Pharmaceutical Waste Differences

pharmaceutical waste

With so many pharmaceuticals, it can be difficult to know how to dispose of them all properly.  This post will explore the differences between and proper disposal for over-the-counter medicines, controlled substances, non-controlled medications, and hazardous waste pharmaceuticals.

Disposal into the trash or down the sink can lead to contamination of our environment. Leaving unused drugs in the home or in a provider’s cabinet can result in misuse and diversion. Drugs also cannot be placed into a medical waste or sharps container. Local, state, and federal agencies determine the proper methods for disposal of drugs based on if they are generated by a consumer or a provider.

Over-the-Counter Drug Waste

Over-the-counter medications, such as those used to control headaches, allergies, and colds, can be purchased without a prescription. However, you must still handle and dispose of these medicines properly as they can contaminate our waters if dropped down the toilet or sink. If placed into the trash, they can contaminate landfills and runoff.

Even over-the-counters drugs can cause illness or injury if misused by children and even adults.  Consumers can dispose of these drugs along with other medications through methods such as a mailback envelope or drop-off receptacle.

Non-Controlled/Non-Hazardous Prescription Drug Waste

Non-controlled/non-hazardous prescription medications1 include those used to treat high blood pressure, diabetes, and bacterial infections.  These drugs can also contaminate our waters and landfills. They can be very dangerous if taken by those for whom they are not prescribed.

In some states, it is against state regulations for providers to place these drugs into the trash. These drugs can be sent for disposal at a medical waste incinerator.

Controlled Drug Waste

Controlled substances are categorized into five schedules “depending upon the drug’s acceptable medical use and the drug’s abuse or dependency potential.”2 Schedule I substances, such as heroin and ecstasy, have no accepted medical use and are easily abused. Schedules II are prescription drugs that are most likely abused, such as hydrocodone. Schedule V medications are the least likely to be abused of the controlled substances. They consist of very limited amounts of narcotics, e.g., Robitussin AC and Lyrica.

Controlled drug waste must be managed according to the Drug Enforcement Agency (DEA).  Inventory controlled drugs can only be disposed of through special measures such as a reverse distributor.

Prescribed controlled drugs can only be disposed of by the person to whom they are prescribed. Consumers can either obtain a DEA-compliant mailback envelope from organizations, such as their pharmacy or dispose of their drugs into a DEA-compliant disposal receptacle located at a hospital, pharmacy, or police station.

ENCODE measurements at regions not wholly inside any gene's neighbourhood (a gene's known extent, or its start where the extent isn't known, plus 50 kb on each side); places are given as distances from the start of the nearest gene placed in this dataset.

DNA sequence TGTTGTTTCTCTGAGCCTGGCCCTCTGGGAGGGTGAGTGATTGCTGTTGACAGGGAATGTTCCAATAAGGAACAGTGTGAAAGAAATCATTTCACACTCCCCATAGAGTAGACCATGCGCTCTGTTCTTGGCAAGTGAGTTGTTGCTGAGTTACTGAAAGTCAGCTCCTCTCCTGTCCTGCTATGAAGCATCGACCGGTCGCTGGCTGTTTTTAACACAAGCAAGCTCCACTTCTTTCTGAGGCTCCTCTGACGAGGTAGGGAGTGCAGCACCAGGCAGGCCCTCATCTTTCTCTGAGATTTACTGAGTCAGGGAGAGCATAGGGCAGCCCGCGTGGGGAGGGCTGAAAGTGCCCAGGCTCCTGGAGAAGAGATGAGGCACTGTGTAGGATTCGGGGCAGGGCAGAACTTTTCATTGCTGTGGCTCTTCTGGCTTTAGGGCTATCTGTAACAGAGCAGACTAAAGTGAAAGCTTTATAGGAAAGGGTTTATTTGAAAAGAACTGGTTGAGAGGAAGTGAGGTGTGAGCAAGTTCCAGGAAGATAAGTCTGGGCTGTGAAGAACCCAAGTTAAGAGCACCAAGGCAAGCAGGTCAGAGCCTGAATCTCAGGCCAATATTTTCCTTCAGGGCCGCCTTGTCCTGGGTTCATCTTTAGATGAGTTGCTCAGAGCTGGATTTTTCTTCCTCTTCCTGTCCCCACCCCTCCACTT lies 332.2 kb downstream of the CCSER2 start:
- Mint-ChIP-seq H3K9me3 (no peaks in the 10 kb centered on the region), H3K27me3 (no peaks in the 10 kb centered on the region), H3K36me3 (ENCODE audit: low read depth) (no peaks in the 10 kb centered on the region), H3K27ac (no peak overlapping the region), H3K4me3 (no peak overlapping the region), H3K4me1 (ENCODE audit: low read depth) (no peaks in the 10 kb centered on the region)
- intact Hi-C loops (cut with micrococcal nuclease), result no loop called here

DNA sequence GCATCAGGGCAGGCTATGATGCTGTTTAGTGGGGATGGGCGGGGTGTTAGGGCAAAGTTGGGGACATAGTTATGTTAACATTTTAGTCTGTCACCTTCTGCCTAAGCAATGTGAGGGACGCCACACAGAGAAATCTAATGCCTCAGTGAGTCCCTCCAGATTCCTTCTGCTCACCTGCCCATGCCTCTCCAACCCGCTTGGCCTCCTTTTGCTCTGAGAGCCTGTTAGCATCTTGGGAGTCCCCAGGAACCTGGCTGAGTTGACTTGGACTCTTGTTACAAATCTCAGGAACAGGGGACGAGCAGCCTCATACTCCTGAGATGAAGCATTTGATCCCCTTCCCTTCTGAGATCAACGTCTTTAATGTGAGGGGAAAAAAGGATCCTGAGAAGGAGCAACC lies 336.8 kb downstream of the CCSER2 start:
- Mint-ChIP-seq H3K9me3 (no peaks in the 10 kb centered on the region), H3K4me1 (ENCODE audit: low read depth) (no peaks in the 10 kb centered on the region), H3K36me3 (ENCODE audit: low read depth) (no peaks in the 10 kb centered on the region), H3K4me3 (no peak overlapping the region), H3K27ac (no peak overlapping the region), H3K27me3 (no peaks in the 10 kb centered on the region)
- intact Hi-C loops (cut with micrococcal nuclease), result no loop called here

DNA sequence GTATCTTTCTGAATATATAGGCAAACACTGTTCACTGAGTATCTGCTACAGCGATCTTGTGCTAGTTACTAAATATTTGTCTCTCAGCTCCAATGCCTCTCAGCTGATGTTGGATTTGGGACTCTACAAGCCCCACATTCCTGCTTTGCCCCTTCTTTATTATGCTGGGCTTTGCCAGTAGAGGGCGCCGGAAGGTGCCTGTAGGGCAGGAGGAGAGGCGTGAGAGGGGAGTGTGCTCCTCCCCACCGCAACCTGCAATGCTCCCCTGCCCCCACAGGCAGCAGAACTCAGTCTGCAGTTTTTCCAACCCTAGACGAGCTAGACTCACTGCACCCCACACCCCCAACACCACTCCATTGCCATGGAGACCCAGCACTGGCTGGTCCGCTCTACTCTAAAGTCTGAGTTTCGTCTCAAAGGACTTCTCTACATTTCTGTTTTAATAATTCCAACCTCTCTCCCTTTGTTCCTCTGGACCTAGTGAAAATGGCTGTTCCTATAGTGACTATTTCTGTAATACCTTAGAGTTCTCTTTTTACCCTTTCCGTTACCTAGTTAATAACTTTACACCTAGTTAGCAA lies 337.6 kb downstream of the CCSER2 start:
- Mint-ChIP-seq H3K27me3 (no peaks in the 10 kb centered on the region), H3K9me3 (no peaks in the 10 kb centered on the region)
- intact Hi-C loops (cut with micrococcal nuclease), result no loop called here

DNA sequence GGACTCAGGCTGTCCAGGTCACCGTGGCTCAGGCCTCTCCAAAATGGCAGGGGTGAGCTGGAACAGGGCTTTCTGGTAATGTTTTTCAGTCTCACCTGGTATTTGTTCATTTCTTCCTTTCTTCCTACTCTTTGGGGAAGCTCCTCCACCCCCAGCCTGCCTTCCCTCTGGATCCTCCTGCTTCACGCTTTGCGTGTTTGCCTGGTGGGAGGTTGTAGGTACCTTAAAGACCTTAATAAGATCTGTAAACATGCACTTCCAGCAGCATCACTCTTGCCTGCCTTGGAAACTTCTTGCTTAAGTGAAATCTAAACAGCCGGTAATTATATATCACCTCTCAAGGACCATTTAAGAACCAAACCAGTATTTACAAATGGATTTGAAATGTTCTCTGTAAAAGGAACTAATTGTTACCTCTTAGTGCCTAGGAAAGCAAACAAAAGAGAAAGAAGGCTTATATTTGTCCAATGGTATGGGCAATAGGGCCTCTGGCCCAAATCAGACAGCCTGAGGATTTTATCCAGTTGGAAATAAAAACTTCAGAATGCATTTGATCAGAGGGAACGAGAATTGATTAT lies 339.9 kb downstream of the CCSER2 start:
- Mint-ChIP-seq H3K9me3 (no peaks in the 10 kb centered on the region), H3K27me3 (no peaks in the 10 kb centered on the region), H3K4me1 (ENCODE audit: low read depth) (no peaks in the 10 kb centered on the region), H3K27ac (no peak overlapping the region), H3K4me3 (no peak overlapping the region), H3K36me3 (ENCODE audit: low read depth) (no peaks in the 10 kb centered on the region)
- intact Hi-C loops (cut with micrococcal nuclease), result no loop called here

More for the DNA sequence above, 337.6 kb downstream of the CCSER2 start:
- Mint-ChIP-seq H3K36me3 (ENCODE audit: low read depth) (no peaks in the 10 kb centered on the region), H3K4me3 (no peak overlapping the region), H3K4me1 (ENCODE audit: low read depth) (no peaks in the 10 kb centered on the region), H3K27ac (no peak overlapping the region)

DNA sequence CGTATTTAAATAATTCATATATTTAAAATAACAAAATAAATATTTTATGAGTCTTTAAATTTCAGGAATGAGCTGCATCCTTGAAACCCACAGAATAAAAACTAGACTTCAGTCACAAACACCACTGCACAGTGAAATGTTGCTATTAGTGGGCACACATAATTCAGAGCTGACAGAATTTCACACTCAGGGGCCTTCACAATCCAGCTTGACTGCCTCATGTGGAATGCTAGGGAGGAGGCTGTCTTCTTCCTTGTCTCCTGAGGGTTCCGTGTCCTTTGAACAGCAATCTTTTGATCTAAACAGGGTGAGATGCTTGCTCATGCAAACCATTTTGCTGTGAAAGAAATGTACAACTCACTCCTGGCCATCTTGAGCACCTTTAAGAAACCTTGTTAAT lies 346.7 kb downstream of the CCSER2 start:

Hazardous Drug Waste

In 1976 the Environmental Protection Agency (EPA) established the Resource Conservation and Recovery Act (RCRA). RCRA is the federal law that governs the disposal of hazardous wastes by businesses. An estimated 5%-10% of pharmaceuticals are classified as hazardous wastes when discarded.

These drugs are regulated if you are a provider and therefore, must be disposed of as hazardous waste. Consumers can dispose of these drugs, along with their over-the-counter, prescription, controlled, and hazardous drugs in a DEA-compliant mailback envelope or collection receptacle.

To comply with regulations, keep our environment healthy, and reduce the misuse of unused drugs, Sharps Compliance provides both consumers and providers pharmaceutical waste disposal solutions for all types of drugs.

1 Non-Controlled Substances

1 Drug Scheduling

Jan Harris

Jan Harris

Director of Environmental, Health and Safety at Sharps Compliance
Jan Harris holds a masters degree in Occupational Health and Safety Management and is an authorized OSHA outreach trainer. She has worked as a consultant focusing on OSHA and medical waste compliance since 1990, and for Sharps Compliance since 1999.
Jan Harris

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Author: Jan Harris

Jan Harris holds a masters degree in Occupational Health and Safety Management and is an authorized OSHA outreach trainer. She has worked as a consultant focusing on OSHA and medical waste compliance since 1990, and for Sharps Compliance since 1999.